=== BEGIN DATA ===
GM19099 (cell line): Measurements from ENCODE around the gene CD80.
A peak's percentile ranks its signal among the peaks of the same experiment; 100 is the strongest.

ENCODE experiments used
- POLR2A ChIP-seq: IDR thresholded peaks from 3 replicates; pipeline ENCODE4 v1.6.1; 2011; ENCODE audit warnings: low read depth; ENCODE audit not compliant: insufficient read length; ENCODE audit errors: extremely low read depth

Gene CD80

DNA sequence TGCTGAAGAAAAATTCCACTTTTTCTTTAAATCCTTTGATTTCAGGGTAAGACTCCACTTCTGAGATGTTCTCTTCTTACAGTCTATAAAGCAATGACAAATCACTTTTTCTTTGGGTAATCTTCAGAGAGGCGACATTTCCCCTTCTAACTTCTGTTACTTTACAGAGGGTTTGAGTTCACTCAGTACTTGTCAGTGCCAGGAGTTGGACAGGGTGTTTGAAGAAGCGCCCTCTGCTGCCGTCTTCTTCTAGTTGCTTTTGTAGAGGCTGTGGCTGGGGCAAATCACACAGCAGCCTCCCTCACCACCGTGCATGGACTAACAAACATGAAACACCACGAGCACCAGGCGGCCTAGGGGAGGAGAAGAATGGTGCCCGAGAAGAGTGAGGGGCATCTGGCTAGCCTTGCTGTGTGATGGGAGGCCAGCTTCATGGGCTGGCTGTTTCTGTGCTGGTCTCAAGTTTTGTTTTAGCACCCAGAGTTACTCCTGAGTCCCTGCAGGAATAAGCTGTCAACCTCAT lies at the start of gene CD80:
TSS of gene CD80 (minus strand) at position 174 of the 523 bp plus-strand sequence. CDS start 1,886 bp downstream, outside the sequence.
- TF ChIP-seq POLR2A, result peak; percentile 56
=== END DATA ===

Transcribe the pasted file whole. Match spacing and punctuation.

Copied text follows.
GM19099 (cell line): Measurements from ENCODE around the gene CD80.
A peak's percentile ranks its signal among the peaks of the same experiment; 100 is the strongest.

ENCODE experiments used
- POLR2A ChIP-seq: IDR thresholded peaks from 3 replicates; pipeline ENCODE4 v1.6.1; 2011; ENCODE audit warnings: low read depth; ENCODE audit not compliant: insufficient read length; ENCODE audit errors: extremely low read depth

Gene CD80

DNA sequence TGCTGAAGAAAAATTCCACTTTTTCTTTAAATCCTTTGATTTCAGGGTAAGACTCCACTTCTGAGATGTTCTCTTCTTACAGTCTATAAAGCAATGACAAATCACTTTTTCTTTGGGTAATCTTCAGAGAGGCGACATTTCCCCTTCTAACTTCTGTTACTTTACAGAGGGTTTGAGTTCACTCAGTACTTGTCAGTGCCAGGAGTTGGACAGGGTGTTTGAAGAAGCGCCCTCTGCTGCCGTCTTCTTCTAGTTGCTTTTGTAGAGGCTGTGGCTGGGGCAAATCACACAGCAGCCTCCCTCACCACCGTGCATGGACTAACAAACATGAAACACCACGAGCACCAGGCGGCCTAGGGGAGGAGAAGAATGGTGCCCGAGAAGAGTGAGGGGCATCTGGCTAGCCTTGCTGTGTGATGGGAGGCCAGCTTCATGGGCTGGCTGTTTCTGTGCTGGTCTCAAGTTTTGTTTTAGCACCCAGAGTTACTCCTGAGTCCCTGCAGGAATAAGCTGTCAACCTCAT lies at the start of gene CD80:
TSS of gene CD80 (minus strand) at position 174 of the 523 bp plus-strand sequence. CDS start 1,886 bp downstream, outside the sequence.
- TF ChIP-seq POLR2A, result peak; percentile 56